Ultimately, students provided strong evidence to eliminate events, while supporting the significance of other events in their debate groups. One event from each table was deemed the most significant and each group would become a team in promoting this event's significance in a Common Craft style to share through social media.

Our next blog posting for this assignment will describe the Common Craft assignment, MRU symposium and formative feedback showcase.


Mr. Lonsberry said...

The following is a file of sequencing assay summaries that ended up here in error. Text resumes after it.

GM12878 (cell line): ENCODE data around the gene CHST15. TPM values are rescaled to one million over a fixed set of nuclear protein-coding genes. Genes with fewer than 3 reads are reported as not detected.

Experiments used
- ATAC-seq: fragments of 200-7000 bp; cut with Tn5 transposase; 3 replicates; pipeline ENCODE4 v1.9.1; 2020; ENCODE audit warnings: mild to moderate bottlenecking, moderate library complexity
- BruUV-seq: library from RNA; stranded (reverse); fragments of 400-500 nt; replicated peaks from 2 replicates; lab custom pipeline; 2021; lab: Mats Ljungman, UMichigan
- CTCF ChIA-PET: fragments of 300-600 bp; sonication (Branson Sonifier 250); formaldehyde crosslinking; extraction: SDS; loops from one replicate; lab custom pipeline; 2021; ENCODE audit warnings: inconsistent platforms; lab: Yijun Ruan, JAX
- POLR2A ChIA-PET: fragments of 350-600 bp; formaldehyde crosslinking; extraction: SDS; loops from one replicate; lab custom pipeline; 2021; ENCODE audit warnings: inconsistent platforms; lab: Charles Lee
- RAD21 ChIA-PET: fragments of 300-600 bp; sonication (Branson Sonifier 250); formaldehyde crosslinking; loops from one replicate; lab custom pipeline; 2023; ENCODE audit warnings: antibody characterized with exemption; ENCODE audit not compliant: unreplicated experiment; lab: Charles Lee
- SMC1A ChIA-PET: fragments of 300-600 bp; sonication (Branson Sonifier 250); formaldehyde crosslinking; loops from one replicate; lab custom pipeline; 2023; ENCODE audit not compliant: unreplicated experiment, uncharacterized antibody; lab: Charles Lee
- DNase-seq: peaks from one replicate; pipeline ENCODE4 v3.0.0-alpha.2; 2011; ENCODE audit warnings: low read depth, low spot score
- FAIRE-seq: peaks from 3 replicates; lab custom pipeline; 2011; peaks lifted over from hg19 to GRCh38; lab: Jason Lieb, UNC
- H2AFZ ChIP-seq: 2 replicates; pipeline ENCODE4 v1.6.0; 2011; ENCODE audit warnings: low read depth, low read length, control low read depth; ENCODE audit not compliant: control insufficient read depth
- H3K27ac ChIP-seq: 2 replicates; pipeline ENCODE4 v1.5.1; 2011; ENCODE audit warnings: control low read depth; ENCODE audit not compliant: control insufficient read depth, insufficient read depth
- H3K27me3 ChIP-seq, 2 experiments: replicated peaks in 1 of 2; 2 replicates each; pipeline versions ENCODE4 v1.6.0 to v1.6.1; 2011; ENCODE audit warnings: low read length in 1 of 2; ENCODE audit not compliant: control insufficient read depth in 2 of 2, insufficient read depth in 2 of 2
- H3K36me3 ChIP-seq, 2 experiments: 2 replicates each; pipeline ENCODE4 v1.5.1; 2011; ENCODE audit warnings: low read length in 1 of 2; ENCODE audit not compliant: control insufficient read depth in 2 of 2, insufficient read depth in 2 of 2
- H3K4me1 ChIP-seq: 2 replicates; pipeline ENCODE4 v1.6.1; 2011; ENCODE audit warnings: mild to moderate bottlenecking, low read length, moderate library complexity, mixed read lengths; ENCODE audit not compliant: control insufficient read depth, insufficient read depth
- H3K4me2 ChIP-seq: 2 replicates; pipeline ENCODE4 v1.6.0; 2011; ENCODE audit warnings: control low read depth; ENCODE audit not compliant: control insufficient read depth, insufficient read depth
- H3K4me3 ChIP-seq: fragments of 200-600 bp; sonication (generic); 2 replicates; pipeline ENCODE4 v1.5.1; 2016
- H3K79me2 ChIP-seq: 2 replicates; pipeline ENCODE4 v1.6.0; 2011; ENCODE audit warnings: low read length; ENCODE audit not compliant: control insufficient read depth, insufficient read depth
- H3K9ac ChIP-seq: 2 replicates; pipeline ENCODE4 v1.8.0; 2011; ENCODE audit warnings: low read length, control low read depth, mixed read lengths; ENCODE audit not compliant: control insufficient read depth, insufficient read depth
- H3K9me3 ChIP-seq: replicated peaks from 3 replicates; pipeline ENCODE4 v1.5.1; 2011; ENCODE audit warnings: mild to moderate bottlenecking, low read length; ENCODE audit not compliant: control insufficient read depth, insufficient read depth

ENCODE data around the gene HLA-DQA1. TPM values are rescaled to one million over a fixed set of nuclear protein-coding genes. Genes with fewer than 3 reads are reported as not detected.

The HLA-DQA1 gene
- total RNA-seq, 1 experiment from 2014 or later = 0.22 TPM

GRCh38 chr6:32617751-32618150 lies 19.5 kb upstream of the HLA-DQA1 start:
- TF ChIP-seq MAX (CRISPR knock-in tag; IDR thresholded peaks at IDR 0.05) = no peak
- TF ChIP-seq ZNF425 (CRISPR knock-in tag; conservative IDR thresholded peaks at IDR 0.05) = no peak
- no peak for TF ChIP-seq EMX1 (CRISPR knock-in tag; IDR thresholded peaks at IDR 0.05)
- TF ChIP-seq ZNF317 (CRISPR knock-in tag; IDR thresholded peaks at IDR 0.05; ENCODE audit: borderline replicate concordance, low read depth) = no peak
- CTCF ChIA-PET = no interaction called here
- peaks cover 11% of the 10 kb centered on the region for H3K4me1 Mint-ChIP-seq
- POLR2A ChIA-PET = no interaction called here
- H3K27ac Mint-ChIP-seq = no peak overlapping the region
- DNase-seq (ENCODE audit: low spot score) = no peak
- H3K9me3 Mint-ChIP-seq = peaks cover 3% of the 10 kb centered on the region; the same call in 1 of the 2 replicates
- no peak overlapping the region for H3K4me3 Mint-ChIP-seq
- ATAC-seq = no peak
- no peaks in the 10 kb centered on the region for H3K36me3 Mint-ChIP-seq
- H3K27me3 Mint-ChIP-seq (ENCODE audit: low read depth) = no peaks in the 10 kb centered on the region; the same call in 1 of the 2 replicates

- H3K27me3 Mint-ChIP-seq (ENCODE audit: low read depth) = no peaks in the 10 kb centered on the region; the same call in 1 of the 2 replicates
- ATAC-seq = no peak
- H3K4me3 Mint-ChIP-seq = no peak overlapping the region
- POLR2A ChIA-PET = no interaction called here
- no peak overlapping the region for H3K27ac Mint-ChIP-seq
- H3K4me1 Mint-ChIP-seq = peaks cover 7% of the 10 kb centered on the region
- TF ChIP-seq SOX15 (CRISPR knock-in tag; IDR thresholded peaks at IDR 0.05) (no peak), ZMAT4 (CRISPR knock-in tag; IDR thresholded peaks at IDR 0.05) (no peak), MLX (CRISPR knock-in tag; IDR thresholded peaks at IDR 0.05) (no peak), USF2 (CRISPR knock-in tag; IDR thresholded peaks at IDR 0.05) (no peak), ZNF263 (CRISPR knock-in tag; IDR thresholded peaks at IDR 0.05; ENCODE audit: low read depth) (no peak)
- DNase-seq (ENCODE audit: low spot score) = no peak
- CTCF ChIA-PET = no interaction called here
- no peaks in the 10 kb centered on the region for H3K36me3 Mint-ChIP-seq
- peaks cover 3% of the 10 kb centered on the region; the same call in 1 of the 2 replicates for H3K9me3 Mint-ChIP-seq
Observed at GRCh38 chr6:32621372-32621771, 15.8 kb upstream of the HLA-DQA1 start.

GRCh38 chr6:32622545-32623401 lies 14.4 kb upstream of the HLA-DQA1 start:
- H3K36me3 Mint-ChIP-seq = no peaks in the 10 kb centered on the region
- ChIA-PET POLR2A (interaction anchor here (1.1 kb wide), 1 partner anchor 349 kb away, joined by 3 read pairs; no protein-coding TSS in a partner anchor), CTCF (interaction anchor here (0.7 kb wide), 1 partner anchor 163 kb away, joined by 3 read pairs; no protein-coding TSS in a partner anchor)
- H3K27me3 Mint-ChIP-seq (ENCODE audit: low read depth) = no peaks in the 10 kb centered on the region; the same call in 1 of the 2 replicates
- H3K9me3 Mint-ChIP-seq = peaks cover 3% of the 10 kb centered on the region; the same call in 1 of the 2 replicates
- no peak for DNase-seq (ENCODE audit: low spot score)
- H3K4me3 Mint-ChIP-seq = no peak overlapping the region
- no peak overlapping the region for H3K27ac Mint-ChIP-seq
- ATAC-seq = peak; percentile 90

I was fortunate enough to be part of the MRU symposium (I look forward to the next blog post on this and the Common Craft assignment), and so I have seen first-hand the high level of student engagement in this project. What is described above is a wonderful example of strong inquiry-based work. In particular, using the Galileo Educational Network Association's Discipline-based Inquiry Rubric, three areas stand out: Authenticity, academic rigour and elaborated communication. Clearly, students are being asked to assume the role of historian as they investigate significant historical moments in Canadian history and make judgments about why and how they are significant. They are historians studying history not through the lens of a third party observer, but in many of the same ways that actual historians exercise their craft. Students are challenged to think deeply – well beyond a recall of dates and locations. They are asked to collect, evaluate and synthesize information and in so doing they are coming to have an appreciation for history as an ongoing study of our Canadian experience. Lastly, elaborated communication is certainly a strong element of the inquiry. According to the Galileo rubric, the description for this criteria of strong inquiry-base work is: “Students have extended opportunities to support, challenge and respond to each others’ ideas as they negotiate a collective understanding of relevant concepts. Students have opportunities to negotiate the flow of conversation within small and large group discussions.” In designing this project, Jody and Chris you have insisted that students build their knowledge together through a process of investigation, collaboration and negotiation. Clearly, the work you have engaged students in very strongly reflects the kind of teaching and learning that we aspire to at Connect.